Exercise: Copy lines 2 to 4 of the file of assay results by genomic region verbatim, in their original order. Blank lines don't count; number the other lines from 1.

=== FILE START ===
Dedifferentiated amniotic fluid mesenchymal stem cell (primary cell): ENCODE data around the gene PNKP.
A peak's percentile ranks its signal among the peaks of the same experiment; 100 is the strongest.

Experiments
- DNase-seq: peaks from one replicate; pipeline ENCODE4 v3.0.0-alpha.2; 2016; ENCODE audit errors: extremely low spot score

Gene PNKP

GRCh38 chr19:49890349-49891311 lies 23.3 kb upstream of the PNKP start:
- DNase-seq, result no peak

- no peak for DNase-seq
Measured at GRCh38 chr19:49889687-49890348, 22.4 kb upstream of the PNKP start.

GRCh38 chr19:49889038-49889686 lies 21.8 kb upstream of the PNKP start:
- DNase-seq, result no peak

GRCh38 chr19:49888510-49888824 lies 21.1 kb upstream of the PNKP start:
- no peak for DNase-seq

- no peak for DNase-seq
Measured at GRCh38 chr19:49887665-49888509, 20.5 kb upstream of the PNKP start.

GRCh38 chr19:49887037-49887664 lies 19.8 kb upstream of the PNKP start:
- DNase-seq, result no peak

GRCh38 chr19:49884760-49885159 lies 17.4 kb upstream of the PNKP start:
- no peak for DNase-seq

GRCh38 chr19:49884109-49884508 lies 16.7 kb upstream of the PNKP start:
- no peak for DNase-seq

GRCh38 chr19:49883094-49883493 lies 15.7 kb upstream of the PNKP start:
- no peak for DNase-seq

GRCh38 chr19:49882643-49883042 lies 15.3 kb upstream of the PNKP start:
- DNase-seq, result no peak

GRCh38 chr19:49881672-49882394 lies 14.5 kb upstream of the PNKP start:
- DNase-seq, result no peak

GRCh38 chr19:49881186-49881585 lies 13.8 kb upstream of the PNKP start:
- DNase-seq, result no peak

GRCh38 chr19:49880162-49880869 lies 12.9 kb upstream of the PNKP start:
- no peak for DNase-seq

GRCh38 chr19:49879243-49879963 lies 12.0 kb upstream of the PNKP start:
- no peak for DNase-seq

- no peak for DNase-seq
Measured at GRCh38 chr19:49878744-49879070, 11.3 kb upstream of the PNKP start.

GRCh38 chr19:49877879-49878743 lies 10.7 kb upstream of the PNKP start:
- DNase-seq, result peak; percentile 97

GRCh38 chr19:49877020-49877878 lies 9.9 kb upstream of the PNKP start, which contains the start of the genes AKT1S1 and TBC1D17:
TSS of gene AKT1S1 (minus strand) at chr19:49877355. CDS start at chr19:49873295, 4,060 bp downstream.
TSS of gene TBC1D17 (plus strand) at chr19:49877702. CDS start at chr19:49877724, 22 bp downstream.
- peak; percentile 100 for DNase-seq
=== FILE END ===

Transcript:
A peak's percentile ranks its signal among the peaks of the same experiment; 100 is the strongest.

Experiments
- DNase-seq: peaks from one replicate; pipeline ENCODE4 v3.0.0-alpha.2; 2016; ENCODE audit errors: extremely low spot score